To celebrate last week’s paperback release of Petit Lot et le Grand Cor de la licorne, I’m giving away ebook editions of Littlelot and Petit Lot.
I am thrilled to present the final rendition of the illustration for the cover of Petit Lot et le Grand Cor de la licorne.
Littlelot celebrates the discovery of the Great Horn
11.5” x 15.5”
Watercolor, gouache, colored pencil
During our biweekly progress meetings I had occasion to talk with David about his art. He quoted an early twentieth-century painter by whose work he’s inspired:
“I have inherited that strange love for things remote.”
—N. C. Wyeth
“I imagine a more romantic time before the Internet,” David said, “before television and the telephone—even before photographs. Characters in this environment are less distracted. They interact with the world in a more tangible way, and the interaction creates stories that transcend the setting.”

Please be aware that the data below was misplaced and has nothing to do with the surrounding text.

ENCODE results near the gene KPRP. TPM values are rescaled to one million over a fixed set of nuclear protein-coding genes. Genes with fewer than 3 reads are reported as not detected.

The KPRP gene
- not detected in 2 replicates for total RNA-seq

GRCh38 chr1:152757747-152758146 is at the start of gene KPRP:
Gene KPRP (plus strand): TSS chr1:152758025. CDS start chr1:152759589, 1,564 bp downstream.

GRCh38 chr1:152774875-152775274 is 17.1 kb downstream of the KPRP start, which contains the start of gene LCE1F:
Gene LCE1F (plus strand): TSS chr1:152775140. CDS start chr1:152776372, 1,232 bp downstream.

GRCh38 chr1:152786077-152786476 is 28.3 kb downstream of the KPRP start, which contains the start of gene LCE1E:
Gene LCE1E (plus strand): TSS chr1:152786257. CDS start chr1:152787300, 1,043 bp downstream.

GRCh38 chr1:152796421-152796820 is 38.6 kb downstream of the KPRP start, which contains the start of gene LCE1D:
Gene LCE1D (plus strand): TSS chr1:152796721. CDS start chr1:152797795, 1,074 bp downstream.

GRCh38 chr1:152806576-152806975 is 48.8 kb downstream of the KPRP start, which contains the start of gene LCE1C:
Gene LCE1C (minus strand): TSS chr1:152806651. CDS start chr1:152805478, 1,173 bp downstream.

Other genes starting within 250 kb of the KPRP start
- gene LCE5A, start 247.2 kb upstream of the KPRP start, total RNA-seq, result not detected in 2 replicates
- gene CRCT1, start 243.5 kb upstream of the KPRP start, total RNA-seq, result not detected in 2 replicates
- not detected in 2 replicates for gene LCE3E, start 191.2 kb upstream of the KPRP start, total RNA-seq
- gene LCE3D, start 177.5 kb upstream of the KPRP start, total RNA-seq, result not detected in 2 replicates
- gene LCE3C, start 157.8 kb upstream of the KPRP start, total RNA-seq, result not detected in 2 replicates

David prefers to illustrate for narrative works, including book cover and interior illustrations, comics, and graphic novels, as well as articles, poems, and book excerpts. He tends to use traditional, old-school media: gouache, watercolor, acrylic, and pen and ink.
In the painting above, as in much of David’s work, there is no digital rendering.
See the illustration at previous developmental stages in the category Couverture on the book’s website. Tomorrow on that site I’ll show the book cover for the electronic edition.
For more of David’s art, browse his website.
Born and raised in Fort Lauderdale, Florida, David Jones crossed the country to study art on the West Coast. He graduated from the Academy of Art University in 2016 and makes his home now in San Francisco. David’s art is influenced by John Bauer, N. C. Wyeth, and Arthur Rackham, painters from a more romantic time.